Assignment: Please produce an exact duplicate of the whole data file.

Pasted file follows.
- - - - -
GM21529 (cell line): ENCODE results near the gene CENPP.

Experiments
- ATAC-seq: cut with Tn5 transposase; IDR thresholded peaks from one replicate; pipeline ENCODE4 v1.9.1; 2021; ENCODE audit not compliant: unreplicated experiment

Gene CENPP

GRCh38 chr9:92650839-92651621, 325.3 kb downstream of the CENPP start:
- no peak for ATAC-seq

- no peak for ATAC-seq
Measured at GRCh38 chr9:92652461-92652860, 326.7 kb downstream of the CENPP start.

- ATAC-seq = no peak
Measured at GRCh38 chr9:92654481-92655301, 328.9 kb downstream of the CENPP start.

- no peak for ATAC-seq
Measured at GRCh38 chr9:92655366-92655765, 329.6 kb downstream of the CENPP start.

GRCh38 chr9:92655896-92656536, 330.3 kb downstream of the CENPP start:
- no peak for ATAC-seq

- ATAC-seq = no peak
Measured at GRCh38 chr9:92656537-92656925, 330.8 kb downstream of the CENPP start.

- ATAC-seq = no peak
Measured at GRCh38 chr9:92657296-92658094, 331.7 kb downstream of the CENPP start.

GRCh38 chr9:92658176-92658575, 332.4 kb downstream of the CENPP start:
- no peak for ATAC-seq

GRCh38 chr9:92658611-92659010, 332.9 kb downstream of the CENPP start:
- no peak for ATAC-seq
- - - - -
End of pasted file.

GM21529 (cell line): ENCODE results near the gene CENPP.

Experiments
- ATAC-seq: cut with Tn5 transposase; IDR thresholded peaks from one replicate; pipeline ENCODE4 v1.9.1; 2021; ENCODE audit not compliant: unreplicated experiment

Gene CENPP

GRCh38 chr9:92650839-92651621, 325.3 kb downstream of the CENPP start:
- no peak for ATAC-seq

- no peak for ATAC-seq
Measured at GRCh38 chr9:92652461-92652860, 326.7 kb downstream of the CENPP start.

- ATAC-seq = no peak
Measured at GRCh38 chr9:92654481-92655301, 328.9 kb downstream of the CENPP start.

- no peak for ATAC-seq
Measured at GRCh38 chr9:92655366-92655765, 329.6 kb downstream of the CENPP start.

GRCh38 chr9:92655896-92656536, 330.3 kb downstream of the CENPP start:
- no peak for ATAC-seq

- ATAC-seq = no peak
Measured at GRCh38 chr9:92656537-92656925, 330.8 kb downstream of the CENPP start.

- ATAC-seq = no peak
Measured at GRCh38 chr9:92657296-92658094, 331.7 kb downstream of the CENPP start.

GRCh38 chr9:92658176-92658575, 332.4 kb downstream of the CENPP start:
- no peak for ATAC-seq

GRCh38 chr9:92658611-92659010, 332.9 kb downstream of the CENPP start:
- no peak for ATAC-seq